Dave Eggers, Abdulrahman and Kathy Zeitoun and Jocelyn Hendrickson, assistant professor of religion, sat down on a couch in front of a packed Cordiner Hall on Tuesday, Sept. 28, to discuss “Zeitoun,” the class of 2014 summer reading selection written by Eggers. Both Whitman College students and the Walla Walla community came together to hear about Eggers’s writing process and the Zeitouns’ experiences.
Kate Kight, a student academic adviser in Lyman House, introduced Eggers and the Zeitouns with high praise. In her introduction, she spoke of their “intangible and indestructible family bond” and their story of “constant boundless hope.” She also spoke of the book’s many honors and awards, and claimed that it showed “the power of a simple canoe.”
Eggers claimed that what initially struck him most about the Zeitouns’ story was the image of a solitary man paddling around a deserted New Orleans looking to help people in the aftermath of Hurricane Katrina.
Hendrickson followed up where the book left off, asking the Zeitouns about their kids and Kathy’s post-traumatic stress disorder. She also asked them questions about their faith and why Abdulrahman continued to pray so diligently while imprisoned at Camp Greyhound.
Abdulrahman described prayer as a direct connection to God.
“When you connect with Him, you are under His protection,” he said.
Though these are undeniably powerful aspects of “Zeitoun” and the presentation, many Whitman students attended because they were most interested in simply seeing the Zeitouns in person.
Sophomore Ryann Savino, a transfer student who, like first-years and other transfer students read “Zeitoun,” enjoyed seeing the Zeitouns outside of their role as characters and instead as regular people.
“They are just humble people who have done really amazing things,” she said.
She also enjoyed comparing the book portrayal of Kathy and Abdulrahman Zeitoun with what she observed during the lecture.
“It was nice to see that the book was true to how they are,” she said.
Andrew Johnson ’09, the Resident Director of Lyman House, believes that seeing the Zeitouns in person can add to one’s understanding of the book.
“Having the Zeitouns here gives us an opportunity to look at the text differently–not just as a work to analyze,” he said. “Academic analysis is wonderful, but it’s also important to realize that the Zeitouns are not just characters. It adds a layer of depth to the book and makes our challenge as young scholars much greater. We have to be honest to these people while we analyze.”
Students said the conversational format was beneficial in depicting the reality of the Zeitouns’ story.
“It was more relaxed,” said Savino. “In this setting, the conversation could go where it wanted. And it was nice to see the dynamic between Kathy and Abdulrahman and Eggers. They seemed to be genuinely good friends.”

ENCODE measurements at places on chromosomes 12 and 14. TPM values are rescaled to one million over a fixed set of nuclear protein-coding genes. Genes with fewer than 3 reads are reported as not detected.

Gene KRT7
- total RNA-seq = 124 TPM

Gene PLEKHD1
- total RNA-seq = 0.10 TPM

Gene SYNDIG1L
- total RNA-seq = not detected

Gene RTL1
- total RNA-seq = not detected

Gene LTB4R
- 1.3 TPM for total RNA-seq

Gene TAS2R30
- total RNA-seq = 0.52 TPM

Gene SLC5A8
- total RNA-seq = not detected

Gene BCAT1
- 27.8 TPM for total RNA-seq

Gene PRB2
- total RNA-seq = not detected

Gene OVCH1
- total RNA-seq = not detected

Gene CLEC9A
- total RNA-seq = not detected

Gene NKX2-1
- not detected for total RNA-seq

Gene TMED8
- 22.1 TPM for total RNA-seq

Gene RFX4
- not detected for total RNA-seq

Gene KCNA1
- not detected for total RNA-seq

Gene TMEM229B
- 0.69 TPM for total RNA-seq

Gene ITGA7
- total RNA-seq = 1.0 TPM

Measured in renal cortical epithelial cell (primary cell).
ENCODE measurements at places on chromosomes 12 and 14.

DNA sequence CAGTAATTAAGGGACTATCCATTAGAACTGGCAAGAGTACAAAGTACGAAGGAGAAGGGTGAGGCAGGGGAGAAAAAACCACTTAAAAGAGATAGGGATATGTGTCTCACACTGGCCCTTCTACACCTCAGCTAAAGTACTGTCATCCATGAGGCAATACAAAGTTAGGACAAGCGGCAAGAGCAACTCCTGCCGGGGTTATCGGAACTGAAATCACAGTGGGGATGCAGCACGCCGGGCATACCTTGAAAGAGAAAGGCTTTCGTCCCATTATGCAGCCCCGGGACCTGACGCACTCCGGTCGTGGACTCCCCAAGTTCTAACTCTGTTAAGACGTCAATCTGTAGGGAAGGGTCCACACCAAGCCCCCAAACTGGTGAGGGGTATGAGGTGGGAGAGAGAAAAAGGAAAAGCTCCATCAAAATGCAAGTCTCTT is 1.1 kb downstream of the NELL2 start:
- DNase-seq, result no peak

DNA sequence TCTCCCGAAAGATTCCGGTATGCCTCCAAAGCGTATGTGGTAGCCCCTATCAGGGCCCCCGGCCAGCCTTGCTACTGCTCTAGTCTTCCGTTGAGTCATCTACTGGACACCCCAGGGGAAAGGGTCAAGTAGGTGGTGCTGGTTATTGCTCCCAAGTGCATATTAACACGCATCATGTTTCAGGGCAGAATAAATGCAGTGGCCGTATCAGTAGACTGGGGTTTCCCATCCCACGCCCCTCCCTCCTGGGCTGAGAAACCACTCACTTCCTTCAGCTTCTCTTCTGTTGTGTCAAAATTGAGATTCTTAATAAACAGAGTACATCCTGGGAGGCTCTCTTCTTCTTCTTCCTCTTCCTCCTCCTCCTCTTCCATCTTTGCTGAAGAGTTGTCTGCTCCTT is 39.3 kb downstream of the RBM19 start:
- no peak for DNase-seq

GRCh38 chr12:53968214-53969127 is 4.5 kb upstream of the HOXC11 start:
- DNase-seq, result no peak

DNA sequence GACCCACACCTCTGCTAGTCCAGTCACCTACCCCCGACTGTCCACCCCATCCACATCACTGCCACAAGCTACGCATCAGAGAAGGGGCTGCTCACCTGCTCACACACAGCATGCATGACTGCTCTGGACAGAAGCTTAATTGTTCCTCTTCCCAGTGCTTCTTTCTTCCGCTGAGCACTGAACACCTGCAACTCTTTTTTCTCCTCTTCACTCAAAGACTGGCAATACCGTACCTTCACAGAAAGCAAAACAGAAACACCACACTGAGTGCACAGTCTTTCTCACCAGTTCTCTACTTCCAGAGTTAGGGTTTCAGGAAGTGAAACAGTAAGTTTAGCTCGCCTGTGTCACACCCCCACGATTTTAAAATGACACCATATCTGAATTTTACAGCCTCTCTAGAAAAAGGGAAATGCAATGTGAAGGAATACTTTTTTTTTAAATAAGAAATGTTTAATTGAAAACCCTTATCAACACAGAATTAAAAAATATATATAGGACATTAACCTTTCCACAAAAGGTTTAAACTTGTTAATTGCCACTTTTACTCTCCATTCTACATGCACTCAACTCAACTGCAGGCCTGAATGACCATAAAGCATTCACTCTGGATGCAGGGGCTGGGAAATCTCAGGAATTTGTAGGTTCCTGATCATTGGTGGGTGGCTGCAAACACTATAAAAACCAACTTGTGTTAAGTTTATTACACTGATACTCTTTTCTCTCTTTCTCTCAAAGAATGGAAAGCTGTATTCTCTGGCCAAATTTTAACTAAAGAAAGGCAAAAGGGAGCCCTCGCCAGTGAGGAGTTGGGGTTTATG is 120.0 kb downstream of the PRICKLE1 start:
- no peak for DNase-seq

In this relaxed setting, the audience was also able to see the Zeitouns’ personalities. Despite the fact they had arrived in Walla Walla only an hour before the discussion due to flight delays, both Kathy and Abdulrahman seemed quite comfortable throughout the presentation. They even joked with each other and with Eggers.
Kathy said that when Eggers first came to interview them, she and Abdulrahman were not exactly sure who he was but didn’t think to look him up.
“I didn’t Google him until the third year of interviews,” Kathy said as the audience laughed.
First-year Jenni Doering was especially glad that the audience could interact with the author and with the Zeitouns.
“What Eggers wrote was important to him, but his importance is different than what we as readers found important. By asking questions, the audience could address what they found most important,” she said.
The final question of the discussion was particularly powerful. A student asked Eggers whether or not he believed it was true that this generation–the generation of Whitman College students–lacks empathy.
Eggers said that there is nothing less accurate.
“This generation is well-informed, globally-thinking and activist-minded,” he said.
This is important because the goal of “Zeitoun,” he said, is to make it so that the readers might empathize with people different than themselves.
“Having ‘Zeitoun’ chosen as the selected book for an incoming class is the ultimate validation that I have accomplished something,” he said.
Sophomore Erin Carnahan believes that Eggers’s words are a call to action.
“What he said about our generation is a compliment and also a challenge. We need to make it a goal of ours to be well-informed, globally-thinking, and activist-minded.”